Now that I have gotten that out of the way it is time to address Dr. Runte’s challenge. “Using history, I invite you to be creative. As on Apollo 13, you can use only what is already on hand in the Service and Command Modules. Get the astronauts safely home and save the centennial from disaster. No "extra" appropriations; no "PC" seminars; just the materials you already have in both spacecraft"

    Let me make the following suggestions.

    1. Let’s empower our employees. No more top down meetings of NPS management and SES types to decide how to make the most of the 2016 Centennial. I would set up a web site, similar to nationalparkstraveler, and invite our employees to submit ideas, suggestions and give everyone the benefit of their local insights. All wisdom does not come from the top. It comes from those employees who man the visitor desks, give interpretive tours and maintain the parks. We need to listen to employees who actually meet the public to see what the public is saying and what they want.

    2. In regard to park web sites let each park decide what is important to place on their site. One size does not fit all. Large parks with staff can have large and information dense web sites. Smaller parks will have only the basic material needed by park visitors. Let each park decide how to do their own web sites. Many can and will turn to their cooperating associations for help. Others can ask for volunteers. There are legions of Americans who love the National Parks and have the technical skills to create innovative and helpful web sites.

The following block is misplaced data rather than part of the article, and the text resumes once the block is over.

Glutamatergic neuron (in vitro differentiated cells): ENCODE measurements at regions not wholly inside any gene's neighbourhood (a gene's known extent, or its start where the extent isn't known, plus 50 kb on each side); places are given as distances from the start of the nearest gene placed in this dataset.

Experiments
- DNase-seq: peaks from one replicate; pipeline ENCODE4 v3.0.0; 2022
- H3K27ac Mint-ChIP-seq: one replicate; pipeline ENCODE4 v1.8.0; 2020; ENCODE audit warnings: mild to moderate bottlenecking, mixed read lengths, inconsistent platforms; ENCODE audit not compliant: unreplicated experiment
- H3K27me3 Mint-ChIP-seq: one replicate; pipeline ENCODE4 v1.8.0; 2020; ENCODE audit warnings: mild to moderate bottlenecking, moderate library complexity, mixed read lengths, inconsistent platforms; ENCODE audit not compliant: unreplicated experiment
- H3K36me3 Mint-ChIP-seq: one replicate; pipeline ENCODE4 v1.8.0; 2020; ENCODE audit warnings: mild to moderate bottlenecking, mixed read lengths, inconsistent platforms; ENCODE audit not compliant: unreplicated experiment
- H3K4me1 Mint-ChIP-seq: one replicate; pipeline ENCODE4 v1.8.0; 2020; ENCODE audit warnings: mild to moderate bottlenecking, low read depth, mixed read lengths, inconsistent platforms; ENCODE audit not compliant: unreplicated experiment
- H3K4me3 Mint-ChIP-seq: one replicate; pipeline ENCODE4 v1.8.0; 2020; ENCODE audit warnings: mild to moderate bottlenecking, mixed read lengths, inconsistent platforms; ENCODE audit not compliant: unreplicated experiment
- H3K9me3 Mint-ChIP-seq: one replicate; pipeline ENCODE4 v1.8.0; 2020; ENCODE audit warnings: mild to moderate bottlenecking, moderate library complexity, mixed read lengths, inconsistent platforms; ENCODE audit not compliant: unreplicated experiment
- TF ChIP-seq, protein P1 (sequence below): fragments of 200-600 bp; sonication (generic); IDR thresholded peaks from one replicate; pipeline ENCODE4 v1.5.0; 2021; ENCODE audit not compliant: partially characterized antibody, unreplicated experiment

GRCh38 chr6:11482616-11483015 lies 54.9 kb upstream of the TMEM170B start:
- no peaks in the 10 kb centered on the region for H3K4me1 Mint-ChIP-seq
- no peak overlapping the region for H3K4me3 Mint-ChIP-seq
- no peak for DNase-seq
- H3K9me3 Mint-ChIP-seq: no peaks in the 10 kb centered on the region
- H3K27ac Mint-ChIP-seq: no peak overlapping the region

3. Let’s listen to employees to determine what is the best and more appropriate way to mark the centennial of the National Park Service. One suggestion I would like to make is to see that every employee have a basic library (perhaps six or more books) that will educate everyone about the history and evolution of the National Parks. How this will be paid for is not certain at this time but the cost will be small in comparison to the benefit derived. And, yes I would place Al Runte’s book, The National Parks: The American Experience at the top of the list. (Sorry Al, I hope I am not embarrassing you with my suggestion. For everyone else this is not a solicited announcement)

    4. We have a rich mother lode of information about our parks in both print and electronic format. This information represents the accumulated wealth and experience of generations of National Park Employees. I would like to see nothing better for 2016 than to make this heritage of information easily available to all. Much of it can be found now on the web but no one knows when to look or what to look for.

    5. We need to stop the mindless cheering every time the President declares another area a National Monument. I am not saying that we should not expand the system but we need to do so carefully with severe planning and thought before we act. We need to take care of what we have first and then look beyond park boundaries.

    6. Finally, I would set up an employee email account that would go directly to the Director of the National Park Service where anyone can write in with his or her concerns, suggestions or just blow off some steam. I do not expect the Director to respond to every email but I would hope that Mr. Jarvis and his staff at least look at it from time to time and yes an individual response from the Director would be wonderful for morale. Just imagine how a new employee would feel getting an email message from the Director.

    These are my ideas for all to consider. I am sure many of you will have equally valuable suggestions and I am looking forward to seeing them.